ROWTIME is a system-generated column which returns the creation time of a stream row. Its type is always TIMESTAMP NOT NULL.
s-Server uses this system column to keep track of a stream’s time, as for windowed aggregation.
You can apply a column alias in order to override the system-generated ROWTIME with a timestamp from the data itself. This is known as promoting ROWTIME. Often, such a timestamp would be the time the row was generated by its source. Whether or not, or when in the pipeline, you do so depends on the analysis you are applying to your data. See the Concepts guide for more details.
When used in the SELECT clause of a streaming query, without being qualified by a preceding stream name, ROWTIME returns the timestamp of the row generated by the SELECT query itself.
Existing streams used as input for a SELECT query have their own ROWTIME columns. To reference these columns from within a query, qualify them with the stream name (or alias). The values of “unqualified” ROWTIME in a SELECT clause and the rowtime of an input stream can be different.
For example, the following query returns two separate rowtimes:
SELECT STREAM ROWTIME, s2.ROWTIME from s1, s2;
The first ROWTIME returns the creation time of the rows of the result stream.
The second, qualified, ROWTIME, returns the creation time of the rows of the input stream called s2.
ROWTIME s2.ROWTIME =================== =================== 2008-02-20 10:15:00 2008-02-20 10:30:00 2008-02-20 10:25:00 2008-02-20 11:15:00 2008-02-20 10:25:30 2008-02-20 11:05:00
The difference between qualified and unqualified ROWTIME may affect your calculations, so it’s important to be aware of which one you’re referencing.
Every streaming query has a ROWTIME column.
However, the ROWTIME column is not returned from a top-level JDBC query unless you explicitly include it in the SELECT clause. For example:
CREATE STREAM Orders( "orderId" INTEGER NOT NULL, "custId" INTEGER NOT NULL); SELECT columnName FROM ALL_STREAMS; columnName ========== orderId custId SELECT STREAM * FROM Orders; orderId custId ======= ====== 100501 101 22 102699 SELECT STREAM ROWTIME, * FROM Orders; ROWTIME orderId custId =================== ======= ====== 2008-02-20 10:15:00 100501 2008-02-20 10:25:00 101 22 2008-02-20 10:25:30 102699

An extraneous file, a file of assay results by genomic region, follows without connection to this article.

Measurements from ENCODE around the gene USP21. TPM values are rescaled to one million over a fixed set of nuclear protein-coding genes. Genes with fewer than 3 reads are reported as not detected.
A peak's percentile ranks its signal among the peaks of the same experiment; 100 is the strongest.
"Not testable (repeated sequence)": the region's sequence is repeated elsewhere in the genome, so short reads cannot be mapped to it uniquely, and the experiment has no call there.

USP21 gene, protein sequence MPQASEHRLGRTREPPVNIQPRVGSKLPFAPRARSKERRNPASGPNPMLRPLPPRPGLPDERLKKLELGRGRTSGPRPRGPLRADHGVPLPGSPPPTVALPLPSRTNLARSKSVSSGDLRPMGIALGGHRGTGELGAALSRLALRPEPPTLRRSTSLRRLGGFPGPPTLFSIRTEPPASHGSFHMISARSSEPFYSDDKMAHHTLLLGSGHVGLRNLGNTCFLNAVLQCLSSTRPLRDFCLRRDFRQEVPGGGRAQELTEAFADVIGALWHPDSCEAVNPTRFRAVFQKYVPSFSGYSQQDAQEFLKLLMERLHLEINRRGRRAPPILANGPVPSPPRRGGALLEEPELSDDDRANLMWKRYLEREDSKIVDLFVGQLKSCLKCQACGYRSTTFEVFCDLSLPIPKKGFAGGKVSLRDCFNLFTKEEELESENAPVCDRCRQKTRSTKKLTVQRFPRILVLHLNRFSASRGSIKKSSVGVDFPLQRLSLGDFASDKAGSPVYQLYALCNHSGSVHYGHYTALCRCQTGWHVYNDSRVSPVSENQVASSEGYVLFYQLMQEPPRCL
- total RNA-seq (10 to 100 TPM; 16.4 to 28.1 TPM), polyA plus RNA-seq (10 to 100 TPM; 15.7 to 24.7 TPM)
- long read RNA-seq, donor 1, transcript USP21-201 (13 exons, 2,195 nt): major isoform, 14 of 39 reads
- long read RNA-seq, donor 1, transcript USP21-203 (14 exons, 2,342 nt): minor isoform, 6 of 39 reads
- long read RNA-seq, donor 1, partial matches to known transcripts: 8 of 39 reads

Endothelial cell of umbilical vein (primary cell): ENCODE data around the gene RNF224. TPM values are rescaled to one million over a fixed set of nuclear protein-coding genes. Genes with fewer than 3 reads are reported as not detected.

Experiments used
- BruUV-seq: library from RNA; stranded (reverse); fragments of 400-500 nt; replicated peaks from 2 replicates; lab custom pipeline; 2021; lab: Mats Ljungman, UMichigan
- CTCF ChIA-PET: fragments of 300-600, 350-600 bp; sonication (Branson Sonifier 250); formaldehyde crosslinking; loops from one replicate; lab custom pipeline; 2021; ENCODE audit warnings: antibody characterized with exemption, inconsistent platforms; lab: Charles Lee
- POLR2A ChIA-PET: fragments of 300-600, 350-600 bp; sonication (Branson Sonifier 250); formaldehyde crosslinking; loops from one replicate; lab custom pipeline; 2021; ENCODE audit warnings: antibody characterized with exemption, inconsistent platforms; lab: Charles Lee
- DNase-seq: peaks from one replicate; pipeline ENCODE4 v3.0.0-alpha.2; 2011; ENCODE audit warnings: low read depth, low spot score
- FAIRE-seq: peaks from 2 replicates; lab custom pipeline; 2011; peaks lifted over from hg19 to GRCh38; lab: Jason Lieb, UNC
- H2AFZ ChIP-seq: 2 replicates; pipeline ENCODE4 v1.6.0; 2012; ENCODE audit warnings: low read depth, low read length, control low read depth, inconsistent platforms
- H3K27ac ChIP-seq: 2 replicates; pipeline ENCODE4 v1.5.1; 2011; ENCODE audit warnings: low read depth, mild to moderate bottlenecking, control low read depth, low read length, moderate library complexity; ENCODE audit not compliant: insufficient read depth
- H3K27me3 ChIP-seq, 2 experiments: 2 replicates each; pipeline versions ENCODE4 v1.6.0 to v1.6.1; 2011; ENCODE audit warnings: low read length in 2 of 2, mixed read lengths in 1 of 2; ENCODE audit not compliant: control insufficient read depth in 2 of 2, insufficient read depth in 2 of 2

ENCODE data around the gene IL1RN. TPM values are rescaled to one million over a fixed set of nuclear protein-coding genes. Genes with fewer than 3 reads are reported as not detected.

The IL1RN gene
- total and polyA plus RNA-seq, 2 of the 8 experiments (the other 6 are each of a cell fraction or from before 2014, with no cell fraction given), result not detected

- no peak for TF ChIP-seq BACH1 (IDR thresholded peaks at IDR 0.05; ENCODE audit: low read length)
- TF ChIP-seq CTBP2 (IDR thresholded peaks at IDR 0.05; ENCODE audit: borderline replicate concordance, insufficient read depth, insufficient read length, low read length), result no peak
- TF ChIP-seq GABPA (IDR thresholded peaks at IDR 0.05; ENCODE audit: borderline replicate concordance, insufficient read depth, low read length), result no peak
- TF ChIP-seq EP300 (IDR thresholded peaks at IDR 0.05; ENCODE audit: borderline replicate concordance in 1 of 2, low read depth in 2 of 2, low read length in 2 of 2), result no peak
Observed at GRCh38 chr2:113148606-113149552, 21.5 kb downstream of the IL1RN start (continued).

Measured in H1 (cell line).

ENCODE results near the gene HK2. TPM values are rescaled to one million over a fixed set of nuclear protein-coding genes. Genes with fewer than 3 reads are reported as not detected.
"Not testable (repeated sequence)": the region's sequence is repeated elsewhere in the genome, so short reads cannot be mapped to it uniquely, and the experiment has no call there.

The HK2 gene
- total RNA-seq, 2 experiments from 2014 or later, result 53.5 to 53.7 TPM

This is mainly to ensure compatibility with JDBC: since the stream Orders declares two columns, SELECT STREAM ** should return two columns.
SQLstream assigns each row of a stream a timestamp value based on the streaming relational operators that created it. You can override that value by giving one column or expression in the query a column alias of ROWTIME.
For example, the following query returns rows with a constant timestamp:
SELECT STREAM TIMESTAMP '1970-01-01 00:00:00' AS ROWTIME, * FROM Orders
It is not strictly necessary to use AS ROWTIME. s-Server promotes a column to the row’s timestamp column if its name, derived by the usual rules for column aliases, turns out to be ROWTIME. For example:
// s.ROWTIME implicitly becomes the timestamp of the generated row SELECT STREAM o.orderId, s.ROWTIME FROM Orders AS o JOIN Shipments OVER (RANGE INTERVAL '1' HOUR FOLLOWING) AS s ON o.orderId = s.orderId // invalid, because no stream can have more than one ROWTIME column SELECT STREAM o.orderId, o.ROWTIME, s.ROWTIME FROM Orders AS o JOIN Shipments OVER (RANGE INTERVAL '1' HOUR FOLLOWING) AS s ON o.orderId = s.orderId
SQLstream requires that rows have ascending timestamps. You may need to time sort data in order for it to work monotonically. See the topic T-sorting Stream Input in this guide for more details.
It is illegal to create a stream with a column called ROWTIME, but it is acceptable for a column of a table to be called ROWTIME. (This is compatible with the SQL standard.)
Such a column has no special meaning, and can have any data type. The examples below illustrate the illegal use with a stream versus the valid use with a table.
However, this practice is likely to be confusing and is not recommended.
// fails: ROWTIME column clashes with system ROWTIME column CREATE STREAM TooManyRowtime( foo INTEGER NOT NULL, rowtime TIMESTAMP NOT NULL); // succeeds, but not recommended CREATE TABLE TableWithRowtime( bar INTEGER NOT NULL, rowtime VARCHAR(20));